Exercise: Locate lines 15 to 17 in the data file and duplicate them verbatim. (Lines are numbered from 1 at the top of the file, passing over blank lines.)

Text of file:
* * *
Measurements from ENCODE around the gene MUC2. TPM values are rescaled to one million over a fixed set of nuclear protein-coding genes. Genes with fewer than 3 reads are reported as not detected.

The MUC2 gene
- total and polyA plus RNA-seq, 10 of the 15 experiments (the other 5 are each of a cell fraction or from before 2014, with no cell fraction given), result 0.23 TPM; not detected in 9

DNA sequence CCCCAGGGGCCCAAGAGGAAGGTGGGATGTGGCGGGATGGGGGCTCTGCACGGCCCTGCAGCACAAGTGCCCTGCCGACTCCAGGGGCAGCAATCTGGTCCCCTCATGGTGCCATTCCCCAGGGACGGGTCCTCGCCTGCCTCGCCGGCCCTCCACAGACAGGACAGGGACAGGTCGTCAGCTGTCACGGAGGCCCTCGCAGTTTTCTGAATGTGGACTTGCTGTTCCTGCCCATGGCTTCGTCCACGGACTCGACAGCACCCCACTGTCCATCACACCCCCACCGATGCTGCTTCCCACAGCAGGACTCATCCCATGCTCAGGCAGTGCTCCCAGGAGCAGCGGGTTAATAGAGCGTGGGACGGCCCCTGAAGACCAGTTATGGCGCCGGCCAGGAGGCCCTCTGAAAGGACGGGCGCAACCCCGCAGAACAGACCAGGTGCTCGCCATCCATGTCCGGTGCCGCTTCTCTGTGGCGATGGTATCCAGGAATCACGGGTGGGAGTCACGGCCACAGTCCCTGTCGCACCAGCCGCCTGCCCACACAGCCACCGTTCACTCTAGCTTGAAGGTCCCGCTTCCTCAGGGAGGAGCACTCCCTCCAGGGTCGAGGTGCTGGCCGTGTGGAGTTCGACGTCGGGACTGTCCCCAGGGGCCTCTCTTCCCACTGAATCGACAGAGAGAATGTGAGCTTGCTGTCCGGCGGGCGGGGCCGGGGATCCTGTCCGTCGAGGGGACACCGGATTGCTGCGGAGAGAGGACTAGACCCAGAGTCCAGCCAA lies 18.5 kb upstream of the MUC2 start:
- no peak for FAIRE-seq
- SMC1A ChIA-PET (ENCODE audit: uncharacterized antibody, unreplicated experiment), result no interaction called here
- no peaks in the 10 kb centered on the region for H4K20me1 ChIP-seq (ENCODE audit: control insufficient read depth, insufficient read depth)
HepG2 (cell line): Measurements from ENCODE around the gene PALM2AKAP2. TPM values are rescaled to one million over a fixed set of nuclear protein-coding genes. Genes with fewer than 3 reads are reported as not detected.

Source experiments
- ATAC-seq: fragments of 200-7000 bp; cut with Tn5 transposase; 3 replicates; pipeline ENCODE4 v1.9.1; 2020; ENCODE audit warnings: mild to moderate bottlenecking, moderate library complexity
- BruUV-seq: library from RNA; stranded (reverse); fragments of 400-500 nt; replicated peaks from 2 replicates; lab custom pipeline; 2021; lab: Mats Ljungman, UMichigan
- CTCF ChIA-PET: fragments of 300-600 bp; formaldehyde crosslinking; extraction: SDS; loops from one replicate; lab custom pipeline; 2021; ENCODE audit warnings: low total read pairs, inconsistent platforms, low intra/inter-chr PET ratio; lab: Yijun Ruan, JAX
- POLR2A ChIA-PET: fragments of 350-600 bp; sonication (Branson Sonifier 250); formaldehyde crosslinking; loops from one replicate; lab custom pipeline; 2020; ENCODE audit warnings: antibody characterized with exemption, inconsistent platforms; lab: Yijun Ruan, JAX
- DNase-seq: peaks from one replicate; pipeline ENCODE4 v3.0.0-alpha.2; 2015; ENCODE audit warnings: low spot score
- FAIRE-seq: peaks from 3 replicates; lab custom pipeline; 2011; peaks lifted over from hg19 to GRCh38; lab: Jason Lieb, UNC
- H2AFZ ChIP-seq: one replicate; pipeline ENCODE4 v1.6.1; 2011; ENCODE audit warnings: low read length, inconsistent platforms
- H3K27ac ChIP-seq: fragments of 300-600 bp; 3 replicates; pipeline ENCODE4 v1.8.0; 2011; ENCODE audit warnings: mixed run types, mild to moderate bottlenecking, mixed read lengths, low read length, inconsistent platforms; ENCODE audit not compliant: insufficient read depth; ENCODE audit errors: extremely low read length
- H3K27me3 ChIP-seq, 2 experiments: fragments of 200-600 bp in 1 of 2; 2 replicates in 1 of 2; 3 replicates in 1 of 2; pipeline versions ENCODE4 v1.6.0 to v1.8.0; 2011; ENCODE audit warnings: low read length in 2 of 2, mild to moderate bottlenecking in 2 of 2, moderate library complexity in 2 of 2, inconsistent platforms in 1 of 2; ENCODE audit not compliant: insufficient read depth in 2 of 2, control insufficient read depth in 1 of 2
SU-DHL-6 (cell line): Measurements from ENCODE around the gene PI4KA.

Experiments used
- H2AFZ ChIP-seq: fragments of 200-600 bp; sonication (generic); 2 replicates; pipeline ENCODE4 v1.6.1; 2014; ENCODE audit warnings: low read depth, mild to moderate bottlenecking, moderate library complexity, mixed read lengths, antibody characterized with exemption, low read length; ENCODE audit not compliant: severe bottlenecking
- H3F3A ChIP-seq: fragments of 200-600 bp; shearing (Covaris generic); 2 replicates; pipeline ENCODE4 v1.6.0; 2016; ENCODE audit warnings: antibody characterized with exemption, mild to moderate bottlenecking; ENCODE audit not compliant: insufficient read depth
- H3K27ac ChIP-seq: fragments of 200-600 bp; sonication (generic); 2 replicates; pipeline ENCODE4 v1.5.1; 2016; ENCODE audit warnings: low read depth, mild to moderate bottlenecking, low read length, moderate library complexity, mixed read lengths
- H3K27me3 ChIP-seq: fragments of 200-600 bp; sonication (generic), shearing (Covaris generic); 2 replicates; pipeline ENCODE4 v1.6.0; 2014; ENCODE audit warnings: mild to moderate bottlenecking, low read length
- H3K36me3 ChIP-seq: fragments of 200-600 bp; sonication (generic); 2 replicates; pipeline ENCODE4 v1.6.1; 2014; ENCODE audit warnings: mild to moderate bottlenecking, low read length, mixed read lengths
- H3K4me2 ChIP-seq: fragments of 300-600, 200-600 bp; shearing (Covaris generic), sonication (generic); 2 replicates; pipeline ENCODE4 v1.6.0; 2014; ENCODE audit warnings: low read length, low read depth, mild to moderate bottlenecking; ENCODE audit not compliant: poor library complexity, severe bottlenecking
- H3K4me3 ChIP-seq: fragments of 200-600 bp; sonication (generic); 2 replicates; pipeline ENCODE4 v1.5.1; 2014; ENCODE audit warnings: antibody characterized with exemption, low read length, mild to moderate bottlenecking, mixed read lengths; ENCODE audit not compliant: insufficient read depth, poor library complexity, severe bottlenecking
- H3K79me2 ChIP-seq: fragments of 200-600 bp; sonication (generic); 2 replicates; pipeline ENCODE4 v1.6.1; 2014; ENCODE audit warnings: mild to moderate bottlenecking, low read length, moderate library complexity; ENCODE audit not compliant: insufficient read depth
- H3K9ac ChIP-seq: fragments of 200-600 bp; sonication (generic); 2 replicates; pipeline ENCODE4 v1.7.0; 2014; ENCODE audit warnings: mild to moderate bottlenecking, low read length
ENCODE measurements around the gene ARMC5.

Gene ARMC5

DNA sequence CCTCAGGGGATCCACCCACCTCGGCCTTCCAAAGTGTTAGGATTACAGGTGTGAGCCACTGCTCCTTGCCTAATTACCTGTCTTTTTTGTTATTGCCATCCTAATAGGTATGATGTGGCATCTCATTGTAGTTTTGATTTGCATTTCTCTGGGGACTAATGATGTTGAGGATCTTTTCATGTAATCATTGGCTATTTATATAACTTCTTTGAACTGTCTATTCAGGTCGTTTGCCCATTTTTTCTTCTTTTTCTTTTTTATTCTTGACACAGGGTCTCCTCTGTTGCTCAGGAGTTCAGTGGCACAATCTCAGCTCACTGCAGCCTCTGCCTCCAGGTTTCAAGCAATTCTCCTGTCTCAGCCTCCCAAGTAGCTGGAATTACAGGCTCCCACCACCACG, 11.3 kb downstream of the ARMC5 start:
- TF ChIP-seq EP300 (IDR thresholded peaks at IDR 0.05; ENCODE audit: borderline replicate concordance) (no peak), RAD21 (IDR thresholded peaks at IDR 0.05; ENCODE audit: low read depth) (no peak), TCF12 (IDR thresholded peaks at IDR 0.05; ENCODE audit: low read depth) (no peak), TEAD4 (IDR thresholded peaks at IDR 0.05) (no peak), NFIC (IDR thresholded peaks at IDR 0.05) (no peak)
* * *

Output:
- FAIRE-seq: peaks from 3 replicates; lab custom pipeline; 2011; peaks lifted over from hg19 to GRCh38; lab: Jason Lieb, UNC
- H2AFZ ChIP-seq: one replicate; pipeline ENCODE4 v1.6.1; 2011; ENCODE audit warnings: low read length, inconsistent platforms
- H3K27ac ChIP-seq: fragments of 300-600 bp; 3 replicates; pipeline ENCODE4 v1.8.0; 2011; ENCODE audit warnings: mixed run types, mild to moderate bottlenecking, mixed read lengths, low read length, inconsistent platforms; ENCODE audit not compliant: insufficient read depth; ENCODE audit errors: extremely low read length